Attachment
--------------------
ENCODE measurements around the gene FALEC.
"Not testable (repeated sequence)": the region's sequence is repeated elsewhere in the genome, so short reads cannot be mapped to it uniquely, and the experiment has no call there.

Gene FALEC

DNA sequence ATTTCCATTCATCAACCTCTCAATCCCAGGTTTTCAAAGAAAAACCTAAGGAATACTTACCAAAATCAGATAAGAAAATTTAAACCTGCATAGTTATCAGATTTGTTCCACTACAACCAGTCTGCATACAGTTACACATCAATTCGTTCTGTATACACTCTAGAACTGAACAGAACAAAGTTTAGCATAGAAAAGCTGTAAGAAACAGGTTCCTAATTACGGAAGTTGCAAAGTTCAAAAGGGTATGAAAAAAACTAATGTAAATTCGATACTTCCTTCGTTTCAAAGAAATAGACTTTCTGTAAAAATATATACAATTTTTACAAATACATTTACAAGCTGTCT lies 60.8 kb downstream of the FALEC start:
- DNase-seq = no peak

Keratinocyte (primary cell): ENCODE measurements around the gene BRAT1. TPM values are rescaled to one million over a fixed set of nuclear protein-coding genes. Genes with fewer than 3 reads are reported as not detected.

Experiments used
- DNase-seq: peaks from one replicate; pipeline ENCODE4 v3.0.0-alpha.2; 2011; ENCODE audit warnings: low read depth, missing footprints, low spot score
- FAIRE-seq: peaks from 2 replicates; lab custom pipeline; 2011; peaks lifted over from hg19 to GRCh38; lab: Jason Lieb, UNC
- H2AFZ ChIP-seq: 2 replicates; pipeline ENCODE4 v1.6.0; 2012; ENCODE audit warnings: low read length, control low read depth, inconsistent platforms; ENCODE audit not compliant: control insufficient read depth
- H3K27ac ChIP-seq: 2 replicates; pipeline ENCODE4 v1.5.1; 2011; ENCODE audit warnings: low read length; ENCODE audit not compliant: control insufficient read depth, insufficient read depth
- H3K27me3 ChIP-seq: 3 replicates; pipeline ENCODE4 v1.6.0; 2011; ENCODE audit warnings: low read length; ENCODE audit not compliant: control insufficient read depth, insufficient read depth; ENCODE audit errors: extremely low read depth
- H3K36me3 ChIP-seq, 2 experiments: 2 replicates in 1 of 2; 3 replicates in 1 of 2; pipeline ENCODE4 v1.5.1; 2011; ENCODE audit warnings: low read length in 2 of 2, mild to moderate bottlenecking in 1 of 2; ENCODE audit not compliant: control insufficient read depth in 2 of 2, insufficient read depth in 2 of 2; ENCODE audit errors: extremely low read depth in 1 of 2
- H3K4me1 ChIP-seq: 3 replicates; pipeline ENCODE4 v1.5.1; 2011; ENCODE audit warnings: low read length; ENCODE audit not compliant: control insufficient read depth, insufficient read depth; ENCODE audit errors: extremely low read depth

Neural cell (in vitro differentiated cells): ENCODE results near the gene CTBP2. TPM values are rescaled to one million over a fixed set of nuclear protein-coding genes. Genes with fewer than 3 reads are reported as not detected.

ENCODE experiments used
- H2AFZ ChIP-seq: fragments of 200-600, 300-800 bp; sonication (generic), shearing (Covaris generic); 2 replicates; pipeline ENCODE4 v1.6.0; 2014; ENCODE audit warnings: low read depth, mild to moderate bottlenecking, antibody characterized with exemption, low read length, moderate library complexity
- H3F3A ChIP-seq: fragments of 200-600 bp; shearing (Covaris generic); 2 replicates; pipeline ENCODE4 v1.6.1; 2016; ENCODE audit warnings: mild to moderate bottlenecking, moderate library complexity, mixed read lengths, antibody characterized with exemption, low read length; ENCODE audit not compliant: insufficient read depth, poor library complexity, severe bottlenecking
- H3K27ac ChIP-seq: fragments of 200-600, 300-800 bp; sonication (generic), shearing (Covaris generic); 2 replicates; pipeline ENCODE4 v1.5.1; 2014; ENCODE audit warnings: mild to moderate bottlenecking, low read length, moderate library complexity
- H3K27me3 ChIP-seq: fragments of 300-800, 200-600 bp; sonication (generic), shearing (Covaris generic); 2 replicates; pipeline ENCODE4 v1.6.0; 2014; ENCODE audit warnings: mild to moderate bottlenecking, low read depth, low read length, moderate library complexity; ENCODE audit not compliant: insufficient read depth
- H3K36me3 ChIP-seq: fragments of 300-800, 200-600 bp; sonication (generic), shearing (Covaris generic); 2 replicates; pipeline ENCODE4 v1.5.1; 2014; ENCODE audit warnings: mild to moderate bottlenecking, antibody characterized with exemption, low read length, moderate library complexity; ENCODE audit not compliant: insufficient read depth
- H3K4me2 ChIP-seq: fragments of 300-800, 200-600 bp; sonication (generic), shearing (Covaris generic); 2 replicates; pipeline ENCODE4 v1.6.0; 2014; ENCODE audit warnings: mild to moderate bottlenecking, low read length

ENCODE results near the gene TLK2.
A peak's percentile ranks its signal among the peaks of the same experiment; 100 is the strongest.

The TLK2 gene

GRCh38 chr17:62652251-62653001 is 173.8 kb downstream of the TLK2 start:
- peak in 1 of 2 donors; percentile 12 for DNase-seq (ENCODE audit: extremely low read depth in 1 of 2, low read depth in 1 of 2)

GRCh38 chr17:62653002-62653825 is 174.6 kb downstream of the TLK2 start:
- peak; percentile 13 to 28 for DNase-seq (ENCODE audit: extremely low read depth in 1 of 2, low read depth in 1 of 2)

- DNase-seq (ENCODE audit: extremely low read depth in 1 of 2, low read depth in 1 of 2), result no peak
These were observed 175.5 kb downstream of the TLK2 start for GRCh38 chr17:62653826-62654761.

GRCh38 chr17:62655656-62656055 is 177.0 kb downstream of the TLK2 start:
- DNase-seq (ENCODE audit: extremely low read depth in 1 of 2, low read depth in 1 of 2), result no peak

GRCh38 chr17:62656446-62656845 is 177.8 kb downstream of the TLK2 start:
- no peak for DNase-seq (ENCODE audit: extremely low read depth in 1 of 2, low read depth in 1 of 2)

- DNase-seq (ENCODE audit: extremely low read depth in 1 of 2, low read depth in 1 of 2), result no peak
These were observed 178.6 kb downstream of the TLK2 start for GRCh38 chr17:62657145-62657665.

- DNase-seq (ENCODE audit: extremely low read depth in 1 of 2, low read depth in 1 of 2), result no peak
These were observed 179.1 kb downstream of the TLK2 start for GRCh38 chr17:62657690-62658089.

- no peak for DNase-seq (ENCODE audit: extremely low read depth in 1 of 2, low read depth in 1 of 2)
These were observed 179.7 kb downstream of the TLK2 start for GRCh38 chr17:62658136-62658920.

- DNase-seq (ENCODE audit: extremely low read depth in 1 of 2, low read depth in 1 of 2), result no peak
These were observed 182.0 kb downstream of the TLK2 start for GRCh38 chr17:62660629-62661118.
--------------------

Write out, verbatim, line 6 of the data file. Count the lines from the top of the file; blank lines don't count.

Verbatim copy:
Keratinocyte (primary cell): ENCODE measurements around the gene BRAT1. TPM values are rescaled to one million over a fixed set of nuclear protein-coding genes. Genes with fewer than 3 reads are reported as not detected.